Sasha Abram­sky is the author of The House of Twen­ty Thou­sand Books, a mem­oir explor­ing his grand­par­ents’ lives through their vast lit­er­ary col­lec­tion in Lon­don. He will be blog­ging here all week for Jew­ish Book Council’s Vis­it­ing Scribe series.

I have been a jour­nal­ist for near­ly a quar­ter of a cen­tu­ry, and have, over the years, inter­viewed thou­sands of peo­ple. Yet my most recent book, The House of Twen­ty Thou­sand Books—a book that is, on one lev­el, sim­ply about the lives lived by my father’s par­ents; on anoth­er lev­el a jour­ney through the mod­ern Jew­ish expe­ri­ence; and, on yet anoth­er lev­el again, a por­trait of obses­sions — took me on an intel­lec­tu­al odyssey the likes of which I doubt I’ll ever again experience.

Writ­ing The House of Twen­ty Thou­sand Books, for sev­er­al years I immersed myself in the worlds, the dreams, the hopes and the fears lived by oth­ers. It’s a strange sen­sa­tion. In some ways, the real­i­ties of those oth­ers became more real than were my own. The polit­i­cal pas­sions, the bib­li­o­graph­ic obses­sions, the con­ver­sa­tions of my grand­par­ents and their friends and com­rades, became the fab­ric of my dai­ly life. I trained my mind to effort­less­ly wan­der book­shelves, con­tain­ing thou­sands of books on both social­ist his­to­ry and on Jew­ish his­to­ry, that had been emp­tied sev­er­al years ear­li­er, fol­low­ing my grandfather’s death; and I asked my palette to vir­tu­al­ly re-taste culi­nary mar­vels con­jured up by my grand­moth­er Mimi in her kitchen a gen­er­a­tion ago, to feed the many, many peo­ple who would descend on the House at 5 Hill­way in north Lon­don for meals and con­ver­sa­tion each and every evening for rough­ly half a century.

There is some­thing extra­or­di­nary about the sen­so­ry expe­ri­ence that accom­pa­nies mem­oir writ­ing. For no mat­ter how much research you do, no mat­ter how many archives you enter and old men and women you inter­view, at its core the project is a sen­so­ry one. It is about recre­at­ing what peo­ple whom in my case I only ever knew once they were elder­ly, once they were sim­ply grand­par­ents,” looked like and smelled like, sound­ed like and act­ed like, the tex­ture of their skin, or even some­thing as inti­mate as how their dan­druff fell onto the shoul­ders of their shirts, and about how these things changed over time as the peo­ple one is writ­ing about jour­neyed the arc of their own lives. It is about learn­ing to under­stand the old as they were when they were young, then again as they were in mid­dle age, and to real­ize the immense inad­e­qua­cy of reduc­ing com­plex humans, who lived full lives, sim­ply to the label grand­par­ents.”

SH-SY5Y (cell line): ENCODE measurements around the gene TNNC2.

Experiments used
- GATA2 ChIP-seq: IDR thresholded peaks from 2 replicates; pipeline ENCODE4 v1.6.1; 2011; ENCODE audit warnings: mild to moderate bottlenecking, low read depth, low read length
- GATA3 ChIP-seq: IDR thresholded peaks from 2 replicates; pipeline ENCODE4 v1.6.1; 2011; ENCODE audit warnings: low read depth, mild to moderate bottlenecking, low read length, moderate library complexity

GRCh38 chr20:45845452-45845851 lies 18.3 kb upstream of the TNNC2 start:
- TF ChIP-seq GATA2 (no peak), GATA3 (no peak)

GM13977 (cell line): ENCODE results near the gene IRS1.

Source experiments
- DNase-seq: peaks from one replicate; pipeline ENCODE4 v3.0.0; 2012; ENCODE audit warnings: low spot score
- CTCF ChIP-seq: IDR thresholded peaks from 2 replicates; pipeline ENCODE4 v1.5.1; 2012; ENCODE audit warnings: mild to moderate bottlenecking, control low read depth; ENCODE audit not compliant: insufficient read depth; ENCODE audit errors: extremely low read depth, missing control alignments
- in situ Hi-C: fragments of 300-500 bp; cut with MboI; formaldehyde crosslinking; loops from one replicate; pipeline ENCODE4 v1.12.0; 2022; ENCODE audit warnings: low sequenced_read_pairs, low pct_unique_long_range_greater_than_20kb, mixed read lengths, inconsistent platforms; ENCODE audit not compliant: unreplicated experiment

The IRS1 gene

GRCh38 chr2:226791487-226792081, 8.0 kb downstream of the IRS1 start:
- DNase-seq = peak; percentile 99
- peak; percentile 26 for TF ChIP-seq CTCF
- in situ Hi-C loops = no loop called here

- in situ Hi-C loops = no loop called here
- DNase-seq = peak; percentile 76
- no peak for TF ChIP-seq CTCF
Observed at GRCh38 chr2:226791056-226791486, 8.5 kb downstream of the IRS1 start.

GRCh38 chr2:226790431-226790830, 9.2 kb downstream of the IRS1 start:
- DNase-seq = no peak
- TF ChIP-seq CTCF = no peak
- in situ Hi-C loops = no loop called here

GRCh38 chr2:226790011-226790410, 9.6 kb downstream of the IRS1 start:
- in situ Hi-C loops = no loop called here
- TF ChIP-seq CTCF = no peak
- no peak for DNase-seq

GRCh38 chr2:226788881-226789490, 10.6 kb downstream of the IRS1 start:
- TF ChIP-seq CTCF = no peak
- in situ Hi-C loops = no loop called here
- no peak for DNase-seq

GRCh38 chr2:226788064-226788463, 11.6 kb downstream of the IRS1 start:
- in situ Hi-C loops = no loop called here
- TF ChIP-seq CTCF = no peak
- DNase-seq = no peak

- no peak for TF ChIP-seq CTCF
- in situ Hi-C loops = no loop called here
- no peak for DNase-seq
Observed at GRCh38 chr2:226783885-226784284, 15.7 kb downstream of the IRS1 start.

For me, writ­ing about a house filled floor to ceil­ing with rare books, it became a mem­o­ry game about what indi­vid­ual tomes looked like, what aro­mas their old paper gave off when opened up, what dif­fer­ent bind­ings and dif­fer­ent mate­ri­als felt like to the touch; the dif­fer­ence between the thick acid-free papers of the past and the thin­ner papers of twen­ti­eth cen­tu­ry mass pro­duc­tion; the extra­or­di­nary dif­fer­ence between paper and parch­ment, and, in turn, parch­ment and vellum. 

Ulti­mate­ly, my writ­ing project became a series of dai­ly con­ver­sa­tions in my head about why this par­tic­u­lar book was delib­er­ate­ly placed next to that par­tic­u­lar book — and in ask­ing that ques­tion, try­ing to draw a whole set of intel­lec­tu­al con­clu­sions, about the ways in which ideas con­nect­ed, the places and peri­ods that my grand­fa­ther Chi­men was draw­ing togeth­er in his mind’s‑eye through the archi­tec­ture of his extra­or­di­nary library.

There’s some­thing almost mys­ti­cal in the mem­oir-writ­ing expe­ri­ence. I came to think that cer­tain places retain an almost ghost­ly fra­grance, an invis­i­ble film, of past occu­pants and events; and that, with enough con­cen­tra­tion, one can briefly make vis­i­ble, make tac­tile again, what is ordi­nar­i­ly hid­den by time. When I got deep enough into that strange place, where past and present min­gle, I found that the writ­ing came nat­u­ral­ly, in a flood. I was no longer a mid­dle-aged man in the sec­ond decade of the twen­ty-first cen­tu­ry, but was able to imag­ine myself rather a child again, in the 1970s and 1980s, sur­round­ed by my grand­par­ents, their rel­a­tives, their friends, and their books. It was a strange place to be, a place out­side of time, a place where — I even­tu­al­ly feared — one could get stuck. But it was also a place that pro­vid­ed me space to write, and then to write some more, until, even­tu­al­ly The House of Twen­ty Thou­sand Books was complete.

Sasha Abram­sky grew up in Lon­don and attend­ed Bal­li­ol Col­lege, Oxford, where he stud­ied pol­i­tics, phi­los­o­phy, and eco­nom­ics. He is a Senior Fel­low at Demos think tank and teach­es writ­ing at Uni­ver­si­ty of Cal­i­for­nia Davis. His mem­oir The House of Twen­ty Thou­sand Books is now avail­able from New York Review Books.

Relat­ed Content:

  • Miran­da Rich­mond Mouil­lot: In Search of Lost Time and Madeleine Moments
  • David Samuel Levin­son: What We Talk About When We Talk About Book Dedications
  • Mol­ly Birn­baum: My First Writ­ing Teacher
  • Sasha Abram­sky grew up in Lon­don and attend­ed Bal­li­ol Col­lege, Oxford, where he stud­ied pol­i­tics, phi­los­o­phy, and eco­nom­ics. Abram­sky is a jour­nal­ist and author whose work has appeared in The Nation, Amer­i­can Prospect, The New York­er Online, and many oth­er pub­li­ca­tions. His most recent book, The Amer­i­can Way of Pover­ty: How the Oth­er Half Still Lives, was list­ed by The New York Times as among the one hun­dred notable books of 2013. He is a Senior Fel­low at Demos think tank and teach­es writ­ing at Uni­ver­si­ty of Cal­i­for­nia Davis. Abram­sky lives in Sacra­men­to, CA with his wife and their two children.